In not even three weeks now it’s going to be Christmas. Somehow. Just as I’d bought a new scarf to replace the brilliant one I found maybe five years ago, hanging on the door of a pub where it had been for more than three months, the one a Scottish girlfriend loathed on the grounds, big, triangular, gold, red and brocade with tassels on it as it was that ‘THAT’S A WIMMIN’s SKERF!’
Somehow, the words ‘Aye, wittabootut?’ didn’t seem to calm things down at all. Rather the opposite, in fact.
I’d got my fingerless gloves out of the drawer this morning, pausing once more to regret not buying those elk-skin ones in that shop in Dam Square must have been fifteen winters back, but they were about 150 euros so there were reasons.
But more than that, the last few days I’ve been waking up thinking it’s Christmas. The first time was because I’d left the heating on and being British and of a certain age and type of person who just does and doesn’t do certain things, and I suspect, probably from not having had children, I turn the heating off about an hour before going to bed. Unless, well, you know. If I have guests who might feel the cold, as it were.
The second because I’d lit some scented candles because I’d forgotten to take the bin out after making a fish thing and it was that or set light to the house and walk away from the smell.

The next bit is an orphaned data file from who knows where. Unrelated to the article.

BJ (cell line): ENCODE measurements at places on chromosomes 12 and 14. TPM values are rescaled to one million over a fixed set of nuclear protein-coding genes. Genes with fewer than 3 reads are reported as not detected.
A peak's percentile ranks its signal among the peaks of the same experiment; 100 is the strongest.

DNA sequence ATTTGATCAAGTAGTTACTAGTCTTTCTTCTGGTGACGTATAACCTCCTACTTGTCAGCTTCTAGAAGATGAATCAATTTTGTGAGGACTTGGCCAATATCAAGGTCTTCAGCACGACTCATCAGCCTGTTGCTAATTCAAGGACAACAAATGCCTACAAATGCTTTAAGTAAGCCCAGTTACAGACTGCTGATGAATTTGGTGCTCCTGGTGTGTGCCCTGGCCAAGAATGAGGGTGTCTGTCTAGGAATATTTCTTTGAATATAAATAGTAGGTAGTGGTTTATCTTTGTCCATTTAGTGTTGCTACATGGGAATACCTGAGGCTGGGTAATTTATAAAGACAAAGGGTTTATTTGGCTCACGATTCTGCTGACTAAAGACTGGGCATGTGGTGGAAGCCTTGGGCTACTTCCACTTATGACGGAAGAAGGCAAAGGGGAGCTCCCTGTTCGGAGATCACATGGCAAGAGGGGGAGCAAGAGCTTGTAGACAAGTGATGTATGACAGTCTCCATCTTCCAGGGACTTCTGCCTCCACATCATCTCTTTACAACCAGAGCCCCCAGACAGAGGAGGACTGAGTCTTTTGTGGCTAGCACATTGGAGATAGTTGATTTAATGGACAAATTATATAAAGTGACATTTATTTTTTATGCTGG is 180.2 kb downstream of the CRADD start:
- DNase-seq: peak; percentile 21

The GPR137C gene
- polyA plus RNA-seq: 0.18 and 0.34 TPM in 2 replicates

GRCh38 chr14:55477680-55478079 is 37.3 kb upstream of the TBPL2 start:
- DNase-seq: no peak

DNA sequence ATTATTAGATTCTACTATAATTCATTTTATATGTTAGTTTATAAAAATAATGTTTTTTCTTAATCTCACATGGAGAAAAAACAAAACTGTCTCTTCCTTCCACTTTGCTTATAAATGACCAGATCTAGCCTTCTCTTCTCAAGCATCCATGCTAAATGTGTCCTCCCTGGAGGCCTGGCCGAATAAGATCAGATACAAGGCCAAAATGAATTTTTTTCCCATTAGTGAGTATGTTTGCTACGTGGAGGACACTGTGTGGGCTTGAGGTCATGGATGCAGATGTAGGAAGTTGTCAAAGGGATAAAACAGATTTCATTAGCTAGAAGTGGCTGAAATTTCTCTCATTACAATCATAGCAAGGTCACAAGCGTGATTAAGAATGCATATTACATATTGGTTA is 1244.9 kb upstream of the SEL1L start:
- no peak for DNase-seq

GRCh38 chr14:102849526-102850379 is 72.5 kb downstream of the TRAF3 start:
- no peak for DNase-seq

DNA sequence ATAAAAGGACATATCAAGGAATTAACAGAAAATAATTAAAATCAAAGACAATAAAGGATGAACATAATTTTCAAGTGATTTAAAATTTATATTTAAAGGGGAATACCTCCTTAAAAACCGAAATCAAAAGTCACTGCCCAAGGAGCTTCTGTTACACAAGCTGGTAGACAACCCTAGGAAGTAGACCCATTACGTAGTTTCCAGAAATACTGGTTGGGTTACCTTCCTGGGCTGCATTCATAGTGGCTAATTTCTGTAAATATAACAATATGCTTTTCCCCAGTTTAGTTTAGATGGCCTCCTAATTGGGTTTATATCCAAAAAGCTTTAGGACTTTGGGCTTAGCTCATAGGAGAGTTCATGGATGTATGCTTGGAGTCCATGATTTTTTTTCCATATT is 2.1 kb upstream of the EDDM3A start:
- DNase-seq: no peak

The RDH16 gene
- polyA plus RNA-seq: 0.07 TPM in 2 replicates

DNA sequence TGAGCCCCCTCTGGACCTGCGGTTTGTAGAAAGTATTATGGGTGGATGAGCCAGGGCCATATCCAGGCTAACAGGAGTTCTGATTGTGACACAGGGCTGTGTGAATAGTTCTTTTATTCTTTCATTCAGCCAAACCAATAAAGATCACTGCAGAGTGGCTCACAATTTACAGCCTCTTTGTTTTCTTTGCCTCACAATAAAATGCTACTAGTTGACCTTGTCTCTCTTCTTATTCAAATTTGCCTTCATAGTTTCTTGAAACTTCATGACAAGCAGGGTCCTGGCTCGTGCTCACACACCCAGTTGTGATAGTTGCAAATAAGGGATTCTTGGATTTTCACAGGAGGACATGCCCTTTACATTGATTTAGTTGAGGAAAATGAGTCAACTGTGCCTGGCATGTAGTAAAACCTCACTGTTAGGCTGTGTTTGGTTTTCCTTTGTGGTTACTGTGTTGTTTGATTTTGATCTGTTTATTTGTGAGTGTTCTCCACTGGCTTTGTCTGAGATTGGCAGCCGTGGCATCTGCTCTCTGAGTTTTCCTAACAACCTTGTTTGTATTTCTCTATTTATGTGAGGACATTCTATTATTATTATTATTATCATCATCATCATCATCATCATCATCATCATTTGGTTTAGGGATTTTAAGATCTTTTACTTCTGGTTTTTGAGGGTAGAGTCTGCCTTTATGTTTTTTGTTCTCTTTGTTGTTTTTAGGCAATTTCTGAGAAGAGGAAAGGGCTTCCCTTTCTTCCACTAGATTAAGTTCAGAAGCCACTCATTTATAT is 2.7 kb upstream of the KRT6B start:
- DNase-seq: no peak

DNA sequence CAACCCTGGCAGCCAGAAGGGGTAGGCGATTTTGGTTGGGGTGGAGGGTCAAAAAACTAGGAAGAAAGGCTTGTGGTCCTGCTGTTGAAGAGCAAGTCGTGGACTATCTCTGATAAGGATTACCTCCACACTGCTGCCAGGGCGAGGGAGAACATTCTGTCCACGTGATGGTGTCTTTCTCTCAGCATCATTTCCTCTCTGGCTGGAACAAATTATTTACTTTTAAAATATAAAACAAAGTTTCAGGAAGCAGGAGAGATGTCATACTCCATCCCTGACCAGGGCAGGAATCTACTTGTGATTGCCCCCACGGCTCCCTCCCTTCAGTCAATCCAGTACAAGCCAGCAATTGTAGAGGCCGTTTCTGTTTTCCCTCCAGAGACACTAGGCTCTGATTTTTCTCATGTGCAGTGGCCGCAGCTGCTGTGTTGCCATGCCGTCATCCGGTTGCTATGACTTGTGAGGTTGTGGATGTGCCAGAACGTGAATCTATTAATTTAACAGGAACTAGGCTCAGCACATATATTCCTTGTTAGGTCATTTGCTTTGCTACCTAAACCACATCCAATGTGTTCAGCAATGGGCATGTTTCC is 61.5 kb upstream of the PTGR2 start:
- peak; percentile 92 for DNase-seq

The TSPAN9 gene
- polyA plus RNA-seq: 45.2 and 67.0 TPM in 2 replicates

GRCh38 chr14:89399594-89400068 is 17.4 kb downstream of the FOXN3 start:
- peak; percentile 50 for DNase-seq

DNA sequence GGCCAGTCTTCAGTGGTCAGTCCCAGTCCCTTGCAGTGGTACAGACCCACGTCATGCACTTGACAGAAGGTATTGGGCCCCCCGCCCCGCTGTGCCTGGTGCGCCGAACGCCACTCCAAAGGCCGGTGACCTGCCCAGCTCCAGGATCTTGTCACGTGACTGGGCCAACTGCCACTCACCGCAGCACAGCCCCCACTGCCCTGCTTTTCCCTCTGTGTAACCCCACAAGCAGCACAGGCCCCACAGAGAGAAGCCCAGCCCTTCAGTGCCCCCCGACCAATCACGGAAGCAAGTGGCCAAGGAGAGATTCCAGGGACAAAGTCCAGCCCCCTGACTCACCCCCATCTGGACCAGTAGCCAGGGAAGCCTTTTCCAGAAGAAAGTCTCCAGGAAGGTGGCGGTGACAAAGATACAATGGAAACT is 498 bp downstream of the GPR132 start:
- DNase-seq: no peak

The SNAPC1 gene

But the rest, I don’t know. I’ve been teaching, the last intake of students were the best and worst I’ve ever had, their behaviour got so bad that my class was actually moved so we didn’t disturb other classes and I came home that day feeling I had to either stop teaching forever and do something else or sort out what was going wrong that evening. I did the second, to the extent that for the rest of their course they worked solidly, hard, well and as near as makes no difference, in silence except when they should have been talking.
And then it stopped. No more students this term. No more commute. And no teachers, books, Alice Cooper or evening walks around a crisply cold Christmas Fair in the reflected glow of floodlit a Norman tower solidly brooding the centuries into millennia.
It makes me think of Christmas holidays years ago, at school and just after, when everyone I knew drove out in a cavalcade of cars and motorcycles people pretend are classics now to a pub that’s become someone’s house, deep in the fields, to sit under gas space heaters in sub-zero temperatures, marvelling at each other’s new coats and stories and boots and leg warmers and jeans and the certain knowledge that as Chris Rea put it, in so many ways, like the time a girl said no, don’t open this gate down a lane you think is a shortcut, just no. A lane that turned out to lead to an unfenced quarry late one night; past here there was no place to go.
And everything, as Ben said.
I wake up every morning right now, thinking it’s then. Maybe I’m getting old. Maybe it’s because people are showing some interest unexpectedly in Not Your Heart Away again. Maybe it’s because I’m writing again, properly, doing the thing I should always have done.
I don’t know. But I like this feeling, these ever-circling years on the wing.